Students in the program learn to not simply comprehend course material but to also apply it to the larger human experience as a way to gain deeper understanding and appreciation. This gives graduates a wide-ranging background and the creative and critical thinking skills that are central components for a variety of job opportunities.

                                                      Sample Classes

Intro to Humanities
Creative Writing
Multi-Cultural Literature
Cinema and Society
Asian Philosophy
Jazz Band
Write: Human Expression and
   the Natural World
Intro to Drama
Women's Literature
Readings in Native American Literature
Intro to Philosophy
20th Century American Music
Art History
Humanities Special Projects

See program details and course breakdowns >

     Career Outlook

A quick glance at any major news outlet will tell you: humanities graduates are attractive to many employers because of their transferable skills and ability to adapt. Many of the skills that are gained on a humanities degree are highly sought after in almost every job. Our Humanities students develop and hone these abilities in their courses:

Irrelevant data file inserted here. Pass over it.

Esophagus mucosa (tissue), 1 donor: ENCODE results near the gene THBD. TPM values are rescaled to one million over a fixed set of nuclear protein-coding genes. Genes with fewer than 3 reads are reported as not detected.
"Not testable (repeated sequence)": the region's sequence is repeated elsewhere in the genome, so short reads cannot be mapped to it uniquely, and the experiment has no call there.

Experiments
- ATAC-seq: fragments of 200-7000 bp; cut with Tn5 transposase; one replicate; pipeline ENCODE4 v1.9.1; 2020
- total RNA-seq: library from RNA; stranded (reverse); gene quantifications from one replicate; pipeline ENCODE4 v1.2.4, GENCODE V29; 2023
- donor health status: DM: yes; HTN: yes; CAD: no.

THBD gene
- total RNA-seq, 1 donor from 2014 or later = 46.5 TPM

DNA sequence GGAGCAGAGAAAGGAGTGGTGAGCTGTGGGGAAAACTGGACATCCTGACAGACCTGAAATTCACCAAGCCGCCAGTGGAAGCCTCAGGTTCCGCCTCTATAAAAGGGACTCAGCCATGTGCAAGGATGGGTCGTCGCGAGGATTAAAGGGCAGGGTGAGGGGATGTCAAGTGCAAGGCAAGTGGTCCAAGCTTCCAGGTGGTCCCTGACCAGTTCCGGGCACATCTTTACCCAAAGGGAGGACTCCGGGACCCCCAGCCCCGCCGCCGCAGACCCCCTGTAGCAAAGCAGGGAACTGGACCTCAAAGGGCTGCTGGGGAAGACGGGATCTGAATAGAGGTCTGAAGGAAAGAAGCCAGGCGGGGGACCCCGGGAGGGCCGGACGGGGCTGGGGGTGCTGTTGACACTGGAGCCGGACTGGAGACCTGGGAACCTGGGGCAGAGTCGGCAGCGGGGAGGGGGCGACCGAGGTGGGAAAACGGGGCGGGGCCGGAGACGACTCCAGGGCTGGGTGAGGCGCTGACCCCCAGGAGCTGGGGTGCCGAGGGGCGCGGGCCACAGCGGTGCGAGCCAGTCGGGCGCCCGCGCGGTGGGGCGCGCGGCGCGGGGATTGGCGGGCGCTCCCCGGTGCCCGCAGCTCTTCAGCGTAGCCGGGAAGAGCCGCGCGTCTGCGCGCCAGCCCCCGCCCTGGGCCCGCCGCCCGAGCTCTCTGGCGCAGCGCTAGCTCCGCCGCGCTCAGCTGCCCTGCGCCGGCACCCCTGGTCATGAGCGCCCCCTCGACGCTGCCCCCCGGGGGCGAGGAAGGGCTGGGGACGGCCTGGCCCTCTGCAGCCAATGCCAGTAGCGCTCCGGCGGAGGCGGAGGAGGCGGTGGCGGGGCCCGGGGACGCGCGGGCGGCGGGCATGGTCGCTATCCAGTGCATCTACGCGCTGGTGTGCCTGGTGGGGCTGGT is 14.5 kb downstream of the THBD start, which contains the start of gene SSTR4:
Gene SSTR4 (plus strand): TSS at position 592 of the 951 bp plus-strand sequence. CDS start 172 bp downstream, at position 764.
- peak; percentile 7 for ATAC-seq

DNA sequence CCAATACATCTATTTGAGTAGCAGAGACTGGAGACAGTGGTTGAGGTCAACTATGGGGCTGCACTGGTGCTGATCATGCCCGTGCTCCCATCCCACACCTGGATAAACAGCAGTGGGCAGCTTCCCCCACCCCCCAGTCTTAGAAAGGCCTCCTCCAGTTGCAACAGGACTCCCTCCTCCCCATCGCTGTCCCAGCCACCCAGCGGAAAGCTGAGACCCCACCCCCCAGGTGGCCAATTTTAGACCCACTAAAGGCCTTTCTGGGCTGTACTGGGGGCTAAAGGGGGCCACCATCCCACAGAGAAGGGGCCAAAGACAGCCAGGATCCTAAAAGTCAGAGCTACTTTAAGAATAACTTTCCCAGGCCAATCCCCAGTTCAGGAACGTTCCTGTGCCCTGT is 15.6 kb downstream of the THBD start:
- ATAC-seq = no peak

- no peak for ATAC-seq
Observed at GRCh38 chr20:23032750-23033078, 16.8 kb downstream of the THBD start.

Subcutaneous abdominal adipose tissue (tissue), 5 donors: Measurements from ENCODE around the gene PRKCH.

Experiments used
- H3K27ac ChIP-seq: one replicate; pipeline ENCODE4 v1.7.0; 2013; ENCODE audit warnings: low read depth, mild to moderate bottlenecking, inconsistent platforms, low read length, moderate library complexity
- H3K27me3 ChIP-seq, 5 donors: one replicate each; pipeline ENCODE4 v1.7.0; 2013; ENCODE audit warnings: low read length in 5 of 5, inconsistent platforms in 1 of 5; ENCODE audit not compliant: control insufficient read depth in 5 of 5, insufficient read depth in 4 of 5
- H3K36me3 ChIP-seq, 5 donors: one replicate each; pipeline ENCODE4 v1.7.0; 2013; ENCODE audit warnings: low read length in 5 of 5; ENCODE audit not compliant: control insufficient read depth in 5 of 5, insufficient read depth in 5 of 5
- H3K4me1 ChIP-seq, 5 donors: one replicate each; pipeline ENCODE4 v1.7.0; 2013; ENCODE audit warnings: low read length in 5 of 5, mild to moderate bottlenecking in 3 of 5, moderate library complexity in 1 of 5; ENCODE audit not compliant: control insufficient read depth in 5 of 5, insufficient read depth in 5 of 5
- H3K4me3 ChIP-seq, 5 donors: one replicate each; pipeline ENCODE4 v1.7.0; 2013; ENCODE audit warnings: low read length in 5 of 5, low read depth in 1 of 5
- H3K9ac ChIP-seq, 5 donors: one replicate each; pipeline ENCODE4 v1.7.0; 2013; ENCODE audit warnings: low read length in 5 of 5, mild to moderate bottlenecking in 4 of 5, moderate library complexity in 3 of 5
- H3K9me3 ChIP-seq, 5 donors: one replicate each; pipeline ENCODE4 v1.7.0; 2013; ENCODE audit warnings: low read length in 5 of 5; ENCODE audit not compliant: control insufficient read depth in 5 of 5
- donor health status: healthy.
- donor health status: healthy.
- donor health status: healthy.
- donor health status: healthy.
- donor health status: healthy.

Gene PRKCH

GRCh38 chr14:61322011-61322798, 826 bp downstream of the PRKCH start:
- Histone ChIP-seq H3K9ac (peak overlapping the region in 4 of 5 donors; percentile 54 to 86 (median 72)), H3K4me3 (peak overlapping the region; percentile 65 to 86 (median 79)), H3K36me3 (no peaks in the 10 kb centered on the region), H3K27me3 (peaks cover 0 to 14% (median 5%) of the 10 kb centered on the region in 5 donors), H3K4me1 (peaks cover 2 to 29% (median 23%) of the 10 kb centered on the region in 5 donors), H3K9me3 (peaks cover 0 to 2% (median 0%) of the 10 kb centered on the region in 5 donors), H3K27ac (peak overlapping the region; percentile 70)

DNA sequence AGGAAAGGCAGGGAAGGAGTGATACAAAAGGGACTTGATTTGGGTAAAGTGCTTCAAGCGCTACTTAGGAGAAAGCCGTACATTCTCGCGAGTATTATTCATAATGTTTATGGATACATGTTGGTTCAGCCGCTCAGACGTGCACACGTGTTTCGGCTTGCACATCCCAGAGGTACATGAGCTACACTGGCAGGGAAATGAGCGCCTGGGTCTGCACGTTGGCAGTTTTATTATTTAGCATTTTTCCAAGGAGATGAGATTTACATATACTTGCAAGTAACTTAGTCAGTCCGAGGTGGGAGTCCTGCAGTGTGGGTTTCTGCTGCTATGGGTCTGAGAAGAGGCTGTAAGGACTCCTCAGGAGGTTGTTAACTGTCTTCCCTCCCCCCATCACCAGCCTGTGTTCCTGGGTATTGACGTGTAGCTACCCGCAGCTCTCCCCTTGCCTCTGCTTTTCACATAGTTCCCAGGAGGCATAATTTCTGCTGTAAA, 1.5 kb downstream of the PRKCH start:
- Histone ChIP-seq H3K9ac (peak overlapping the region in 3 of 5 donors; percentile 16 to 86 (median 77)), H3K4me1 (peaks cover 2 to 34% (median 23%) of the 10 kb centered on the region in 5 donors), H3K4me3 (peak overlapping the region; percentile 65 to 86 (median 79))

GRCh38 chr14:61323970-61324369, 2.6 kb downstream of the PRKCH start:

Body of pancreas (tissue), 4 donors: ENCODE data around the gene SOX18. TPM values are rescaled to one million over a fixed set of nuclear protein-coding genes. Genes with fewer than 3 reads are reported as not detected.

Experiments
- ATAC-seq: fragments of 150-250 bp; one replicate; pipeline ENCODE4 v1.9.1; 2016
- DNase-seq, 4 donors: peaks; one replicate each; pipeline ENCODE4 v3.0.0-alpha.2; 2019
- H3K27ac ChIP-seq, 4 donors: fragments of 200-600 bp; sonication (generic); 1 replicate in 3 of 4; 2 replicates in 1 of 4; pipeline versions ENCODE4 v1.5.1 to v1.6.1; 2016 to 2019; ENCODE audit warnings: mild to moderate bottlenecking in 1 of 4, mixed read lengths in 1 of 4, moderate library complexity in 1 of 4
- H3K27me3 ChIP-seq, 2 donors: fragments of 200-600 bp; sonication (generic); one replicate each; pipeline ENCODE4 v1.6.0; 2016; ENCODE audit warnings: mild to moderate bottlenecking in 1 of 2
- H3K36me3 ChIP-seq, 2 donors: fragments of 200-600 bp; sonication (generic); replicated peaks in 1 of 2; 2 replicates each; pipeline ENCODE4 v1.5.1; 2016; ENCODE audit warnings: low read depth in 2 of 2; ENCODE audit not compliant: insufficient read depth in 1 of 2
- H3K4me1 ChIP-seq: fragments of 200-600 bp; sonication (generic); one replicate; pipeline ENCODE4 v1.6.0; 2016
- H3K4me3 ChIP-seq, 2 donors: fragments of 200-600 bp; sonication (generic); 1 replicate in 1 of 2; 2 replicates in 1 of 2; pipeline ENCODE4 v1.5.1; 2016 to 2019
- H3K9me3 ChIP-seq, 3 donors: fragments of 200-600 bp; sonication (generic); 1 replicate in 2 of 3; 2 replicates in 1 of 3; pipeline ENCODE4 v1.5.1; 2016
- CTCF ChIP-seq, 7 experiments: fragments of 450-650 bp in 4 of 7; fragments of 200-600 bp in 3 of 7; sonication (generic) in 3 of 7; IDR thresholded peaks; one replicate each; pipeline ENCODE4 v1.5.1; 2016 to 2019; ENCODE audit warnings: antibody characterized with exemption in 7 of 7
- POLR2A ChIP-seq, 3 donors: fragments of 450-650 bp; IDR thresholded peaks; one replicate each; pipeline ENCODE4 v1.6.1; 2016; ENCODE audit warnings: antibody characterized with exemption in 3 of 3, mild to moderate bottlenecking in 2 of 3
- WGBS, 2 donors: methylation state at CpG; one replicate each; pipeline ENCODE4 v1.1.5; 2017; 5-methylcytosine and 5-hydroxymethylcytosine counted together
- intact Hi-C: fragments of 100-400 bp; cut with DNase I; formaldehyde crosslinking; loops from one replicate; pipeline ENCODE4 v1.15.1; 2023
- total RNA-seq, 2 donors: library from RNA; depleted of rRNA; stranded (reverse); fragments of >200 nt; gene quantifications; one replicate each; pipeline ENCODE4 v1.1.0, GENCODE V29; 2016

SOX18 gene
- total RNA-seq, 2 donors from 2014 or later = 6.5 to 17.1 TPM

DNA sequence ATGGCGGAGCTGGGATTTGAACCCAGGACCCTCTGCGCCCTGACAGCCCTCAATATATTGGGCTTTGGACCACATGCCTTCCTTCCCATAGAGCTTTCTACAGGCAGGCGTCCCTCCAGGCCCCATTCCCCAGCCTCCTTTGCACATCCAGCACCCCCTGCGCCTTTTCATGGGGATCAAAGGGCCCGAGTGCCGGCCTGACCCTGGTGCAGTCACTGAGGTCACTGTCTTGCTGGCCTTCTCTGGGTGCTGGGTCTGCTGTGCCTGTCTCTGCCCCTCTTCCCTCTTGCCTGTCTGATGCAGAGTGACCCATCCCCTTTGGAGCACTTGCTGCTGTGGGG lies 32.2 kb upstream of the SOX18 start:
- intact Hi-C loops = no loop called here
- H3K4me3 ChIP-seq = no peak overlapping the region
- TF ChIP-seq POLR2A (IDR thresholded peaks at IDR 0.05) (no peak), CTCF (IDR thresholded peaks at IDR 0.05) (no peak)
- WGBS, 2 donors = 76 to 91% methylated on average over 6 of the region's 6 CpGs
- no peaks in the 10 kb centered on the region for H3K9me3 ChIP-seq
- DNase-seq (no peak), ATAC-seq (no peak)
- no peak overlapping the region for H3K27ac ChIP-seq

write well in a variety of styles
convey meaning precisely
summarize, argue, and debate
research, select, analyze, organize, and present information
think logically, creatively, and critically

These skills are all important and necessary for success in a variety of fields. After completion of the Humanities associate degree, graduates are well-prepared to continue their studies at SUNY Cobleskill or transfer into a 4-year Humanities program.

     Meet the Faculty

Burns Matthew Burns, PhD
Born and raised in upstate New York, Matthew Burns, an assistant professor, teaches a variety of writing and literature courses. He holds a PhD in Creative Writing from Binghamton University, a Master’s in American Studies from Lehigh University, and a Bachelor’s in English from the University of Rochester. His poetry and essays have appeared in numerous national and international journals and his poem “Rhubarb” was the winner of the James Hearst prize from North American Review; others have been nominated for Pushcart and Best of the Net awards. Beyond creative work, Dr. Burns has served as editor of Harpur Palate and a special graffiti-themed issue of Rhizomes: Culture Studies in Emerging Knowledge. His scholarly work often focuses on the less-than-common and has included papers and courses on subjects as varied as Graffiti Linguistics, 20th-Century Music Subcultures, Hobos and Contemporary Transience, and Working Class Literature. | 518-255-5391

Dr. Christain Leigh Ann Christain, PhD